Cyndee Harrison: 23:37 Right. And remember in this brief hold statement, and I’m talking like a couple of sentences in this brief hold statement, what do you want to make you do, and a good police statement. That’s an excellent example because you want to make sure you do is you restate the facts, but you do not give any energy to any negative connotation of this story. So you want to be very, very careful in how you word things. And so for example, let’s say a scenario just as a, you know, a unlikely, but again, these things do happen. But let’s say there’s a scenario where a store experiences a break in and inventory is taken when a palm broker is going to think about two things. Was it inventory that’s being held in pawn or is it inventory that’s out for sale? Because that’s two very different problems, right?


Yigal Adato: 24:32 Yeah, that’s the first question we ask. What was taken, was it a pawn inventory or retail inventory.


Cyndee Harrison: 24:37 Right. Two very, very different questions. But remember, your customer doesn’t think about your business the way you do and you’re going to be very, very tempted to say, oh, don’t worry guys. Nothing was taken from our pawn inventory. I would suggest you give that a second thought. I mean, if it’s the right message is the right message, but pause for just a moment and make sure that’s what you wanted to communicate because you may be unnecessarily planting a fear in the minds of your customers and think would have never thought of in a million years. Does that make sense? So you have to really carefully bet everything, which is fine. Again, it’s really best to do it ahead of time. But in the case that is my on the fly suggestion is get a hold statement out there. Stick to that hold statement. It’s probably only a couple of sentences, but it’s going to feed the beast.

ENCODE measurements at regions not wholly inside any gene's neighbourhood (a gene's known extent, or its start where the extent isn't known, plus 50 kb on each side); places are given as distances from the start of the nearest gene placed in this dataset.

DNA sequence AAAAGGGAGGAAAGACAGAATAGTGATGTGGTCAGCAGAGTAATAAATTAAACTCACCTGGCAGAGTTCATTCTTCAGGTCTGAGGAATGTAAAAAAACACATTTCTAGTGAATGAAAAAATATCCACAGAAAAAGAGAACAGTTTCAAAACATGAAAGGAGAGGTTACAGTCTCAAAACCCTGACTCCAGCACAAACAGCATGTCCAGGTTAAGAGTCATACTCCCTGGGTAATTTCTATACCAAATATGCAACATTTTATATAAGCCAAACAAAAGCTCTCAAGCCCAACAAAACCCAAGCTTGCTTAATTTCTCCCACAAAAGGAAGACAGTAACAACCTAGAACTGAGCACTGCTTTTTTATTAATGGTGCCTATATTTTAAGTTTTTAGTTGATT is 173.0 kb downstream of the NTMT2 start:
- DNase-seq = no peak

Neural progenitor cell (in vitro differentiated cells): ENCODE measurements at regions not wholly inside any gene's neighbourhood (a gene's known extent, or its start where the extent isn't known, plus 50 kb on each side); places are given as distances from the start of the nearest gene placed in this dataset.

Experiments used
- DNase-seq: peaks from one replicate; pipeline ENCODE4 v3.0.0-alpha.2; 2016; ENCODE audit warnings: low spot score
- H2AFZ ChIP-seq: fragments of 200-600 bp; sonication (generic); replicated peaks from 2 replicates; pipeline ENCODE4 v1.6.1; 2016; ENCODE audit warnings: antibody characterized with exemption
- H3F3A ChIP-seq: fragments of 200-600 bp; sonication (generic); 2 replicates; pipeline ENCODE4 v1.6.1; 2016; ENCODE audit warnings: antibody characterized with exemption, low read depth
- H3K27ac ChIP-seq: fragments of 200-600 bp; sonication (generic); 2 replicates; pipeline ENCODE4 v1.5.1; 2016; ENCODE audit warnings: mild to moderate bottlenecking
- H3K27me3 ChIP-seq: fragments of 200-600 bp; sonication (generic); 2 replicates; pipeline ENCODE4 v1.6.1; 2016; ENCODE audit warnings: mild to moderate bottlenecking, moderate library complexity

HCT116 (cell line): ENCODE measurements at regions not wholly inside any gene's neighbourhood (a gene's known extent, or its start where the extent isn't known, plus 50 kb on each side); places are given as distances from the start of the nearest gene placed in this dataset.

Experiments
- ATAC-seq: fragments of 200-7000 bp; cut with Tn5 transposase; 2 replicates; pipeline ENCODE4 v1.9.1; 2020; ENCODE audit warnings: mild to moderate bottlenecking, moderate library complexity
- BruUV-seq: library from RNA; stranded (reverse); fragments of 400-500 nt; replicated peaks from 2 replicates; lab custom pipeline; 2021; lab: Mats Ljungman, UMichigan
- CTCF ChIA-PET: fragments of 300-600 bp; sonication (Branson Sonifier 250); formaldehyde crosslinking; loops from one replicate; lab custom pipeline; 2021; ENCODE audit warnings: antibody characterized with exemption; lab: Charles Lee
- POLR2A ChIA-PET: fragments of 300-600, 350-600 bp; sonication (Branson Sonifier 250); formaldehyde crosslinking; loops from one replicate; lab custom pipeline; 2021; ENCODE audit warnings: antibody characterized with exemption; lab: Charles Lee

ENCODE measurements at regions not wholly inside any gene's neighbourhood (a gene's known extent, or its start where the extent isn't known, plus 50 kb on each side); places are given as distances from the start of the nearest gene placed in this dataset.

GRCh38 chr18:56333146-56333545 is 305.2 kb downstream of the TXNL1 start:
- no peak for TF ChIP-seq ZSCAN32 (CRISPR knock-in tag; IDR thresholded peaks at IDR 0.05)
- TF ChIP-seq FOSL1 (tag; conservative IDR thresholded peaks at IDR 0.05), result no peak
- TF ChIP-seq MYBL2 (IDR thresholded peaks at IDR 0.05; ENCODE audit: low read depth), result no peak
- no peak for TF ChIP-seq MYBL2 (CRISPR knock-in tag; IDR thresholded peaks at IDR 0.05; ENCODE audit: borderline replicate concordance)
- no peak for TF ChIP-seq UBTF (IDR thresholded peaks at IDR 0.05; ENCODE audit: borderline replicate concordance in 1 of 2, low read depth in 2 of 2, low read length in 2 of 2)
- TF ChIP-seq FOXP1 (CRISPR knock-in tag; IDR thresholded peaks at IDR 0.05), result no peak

Yigal Adato: 25:33 That way the reporters who are coming in to get a sound bite, they can go back to their boss and say, that’s the sound bite that I got. I’ve got no other information. And they would suffice because I’ve seen media pressing for information, people are getting anxious, annoyed, whatever, and they’re like blurting stuff out and you’re like, oh my God, why did you say that? [Incomprehensible] to open your mouth.